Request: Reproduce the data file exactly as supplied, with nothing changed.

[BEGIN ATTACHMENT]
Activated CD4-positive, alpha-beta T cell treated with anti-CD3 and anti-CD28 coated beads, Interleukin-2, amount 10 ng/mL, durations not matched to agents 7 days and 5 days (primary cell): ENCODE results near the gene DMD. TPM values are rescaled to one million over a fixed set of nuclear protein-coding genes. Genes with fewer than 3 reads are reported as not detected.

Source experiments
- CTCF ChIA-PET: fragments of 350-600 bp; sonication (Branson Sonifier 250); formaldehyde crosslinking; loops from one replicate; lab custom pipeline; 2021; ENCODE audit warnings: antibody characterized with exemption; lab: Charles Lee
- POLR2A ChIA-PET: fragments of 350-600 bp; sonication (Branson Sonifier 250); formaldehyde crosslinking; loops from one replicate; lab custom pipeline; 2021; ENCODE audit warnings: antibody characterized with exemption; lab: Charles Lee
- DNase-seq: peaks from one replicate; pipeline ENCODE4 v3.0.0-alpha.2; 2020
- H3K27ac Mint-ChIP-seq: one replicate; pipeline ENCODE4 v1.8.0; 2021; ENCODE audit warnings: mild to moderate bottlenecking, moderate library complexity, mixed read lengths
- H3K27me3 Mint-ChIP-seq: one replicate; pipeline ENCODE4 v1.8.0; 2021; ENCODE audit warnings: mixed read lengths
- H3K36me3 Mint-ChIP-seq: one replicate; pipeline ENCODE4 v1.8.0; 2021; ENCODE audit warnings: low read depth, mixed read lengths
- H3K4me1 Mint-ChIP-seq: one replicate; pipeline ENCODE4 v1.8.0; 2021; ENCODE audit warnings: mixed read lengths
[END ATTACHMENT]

Activated CD4-positive, alpha-beta T cell treated with anti-CD3 and anti-CD28 coated beads, Interleukin-2, amount 10 ng/mL, durations not matched to agents 7 days and 5 days (primary cell): ENCODE results near the gene DMD. TPM values are rescaled to one million over a fixed set of nuclear protein-coding genes. Genes with fewer than 3 reads are reported as not detected.

Source experiments
- CTCF ChIA-PET: fragments of 350-600 bp; sonication (Branson Sonifier 250); formaldehyde crosslinking; loops from one replicate; lab custom pipeline; 2021; ENCODE audit warnings: antibody characterized with exemption; lab: Charles Lee
- POLR2A ChIA-PET: fragments of 350-600 bp; sonication (Branson Sonifier 250); formaldehyde crosslinking; loops from one replicate; lab custom pipeline; 2021; ENCODE audit warnings: antibody characterized with exemption; lab: Charles Lee
- DNase-seq: peaks from one replicate; pipeline ENCODE4 v3.0.0-alpha.2; 2020
- H3K27ac Mint-ChIP-seq: one replicate; pipeline ENCODE4 v1.8.0; 2021; ENCODE audit warnings: mild to moderate bottlenecking, moderate library complexity, mixed read lengths
- H3K27me3 Mint-ChIP-seq: one replicate; pipeline ENCODE4 v1.8.0; 2021; ENCODE audit warnings: mixed read lengths
- H3K36me3 Mint-ChIP-seq: one replicate; pipeline ENCODE4 v1.8.0; 2021; ENCODE audit warnings: low read depth, mixed read lengths
- H3K4me1 Mint-ChIP-seq: one replicate; pipeline ENCODE4 v1.8.0; 2021; ENCODE audit warnings: mixed read lengths